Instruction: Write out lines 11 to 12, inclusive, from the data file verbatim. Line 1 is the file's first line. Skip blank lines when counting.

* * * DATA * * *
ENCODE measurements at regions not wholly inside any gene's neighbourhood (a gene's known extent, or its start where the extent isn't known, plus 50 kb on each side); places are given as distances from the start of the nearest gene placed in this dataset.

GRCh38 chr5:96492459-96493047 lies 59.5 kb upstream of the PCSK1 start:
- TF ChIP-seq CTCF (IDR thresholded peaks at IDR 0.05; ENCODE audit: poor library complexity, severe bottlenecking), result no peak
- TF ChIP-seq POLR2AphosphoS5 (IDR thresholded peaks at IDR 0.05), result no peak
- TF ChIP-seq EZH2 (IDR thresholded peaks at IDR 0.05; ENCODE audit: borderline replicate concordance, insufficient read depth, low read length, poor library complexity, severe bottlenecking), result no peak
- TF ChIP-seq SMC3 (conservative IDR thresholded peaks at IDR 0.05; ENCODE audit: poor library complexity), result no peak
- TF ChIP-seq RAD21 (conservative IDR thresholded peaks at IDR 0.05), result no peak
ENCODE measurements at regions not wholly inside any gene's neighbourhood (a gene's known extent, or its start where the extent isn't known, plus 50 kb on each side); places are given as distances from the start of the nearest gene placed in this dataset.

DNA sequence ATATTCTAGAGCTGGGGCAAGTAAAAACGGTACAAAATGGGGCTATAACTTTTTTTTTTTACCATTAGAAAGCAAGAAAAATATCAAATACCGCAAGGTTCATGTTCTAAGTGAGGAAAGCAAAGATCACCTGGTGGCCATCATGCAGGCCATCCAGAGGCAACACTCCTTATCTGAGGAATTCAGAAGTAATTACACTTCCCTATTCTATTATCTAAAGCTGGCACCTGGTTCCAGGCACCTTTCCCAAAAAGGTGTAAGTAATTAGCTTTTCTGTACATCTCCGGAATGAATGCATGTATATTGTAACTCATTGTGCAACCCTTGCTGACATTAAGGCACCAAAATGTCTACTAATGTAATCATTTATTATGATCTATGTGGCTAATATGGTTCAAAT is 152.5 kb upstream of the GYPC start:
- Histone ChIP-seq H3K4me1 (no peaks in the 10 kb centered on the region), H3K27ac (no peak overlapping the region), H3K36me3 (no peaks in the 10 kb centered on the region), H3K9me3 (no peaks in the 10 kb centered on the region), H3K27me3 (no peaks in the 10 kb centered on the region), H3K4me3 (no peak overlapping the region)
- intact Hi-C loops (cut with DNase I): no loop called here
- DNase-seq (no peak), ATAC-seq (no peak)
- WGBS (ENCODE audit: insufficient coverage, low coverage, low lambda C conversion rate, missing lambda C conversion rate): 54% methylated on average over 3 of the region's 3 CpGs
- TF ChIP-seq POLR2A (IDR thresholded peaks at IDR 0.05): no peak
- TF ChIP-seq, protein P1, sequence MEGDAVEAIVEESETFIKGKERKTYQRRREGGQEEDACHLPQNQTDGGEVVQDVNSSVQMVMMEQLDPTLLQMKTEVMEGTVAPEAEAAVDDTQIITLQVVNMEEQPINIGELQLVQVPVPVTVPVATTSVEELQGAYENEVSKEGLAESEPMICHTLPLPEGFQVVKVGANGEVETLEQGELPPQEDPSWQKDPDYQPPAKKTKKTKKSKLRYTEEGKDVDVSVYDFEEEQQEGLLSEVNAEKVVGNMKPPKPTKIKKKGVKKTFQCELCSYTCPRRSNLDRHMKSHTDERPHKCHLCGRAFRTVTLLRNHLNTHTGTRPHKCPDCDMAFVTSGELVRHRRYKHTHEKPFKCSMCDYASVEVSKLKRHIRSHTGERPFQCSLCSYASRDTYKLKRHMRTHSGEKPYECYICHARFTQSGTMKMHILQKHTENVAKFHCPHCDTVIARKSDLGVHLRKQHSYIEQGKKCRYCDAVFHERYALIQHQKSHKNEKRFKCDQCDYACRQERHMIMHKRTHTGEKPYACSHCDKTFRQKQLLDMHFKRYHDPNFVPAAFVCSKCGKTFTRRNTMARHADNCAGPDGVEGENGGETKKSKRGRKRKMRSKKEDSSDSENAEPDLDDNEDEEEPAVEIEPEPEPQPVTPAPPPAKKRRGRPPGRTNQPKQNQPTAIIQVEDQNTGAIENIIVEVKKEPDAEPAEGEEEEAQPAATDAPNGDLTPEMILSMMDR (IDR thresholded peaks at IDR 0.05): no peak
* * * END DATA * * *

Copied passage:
- intact Hi-C loops (cut with DNase I): no loop called here
- DNase-seq (no peak), ATAC-seq (no peak)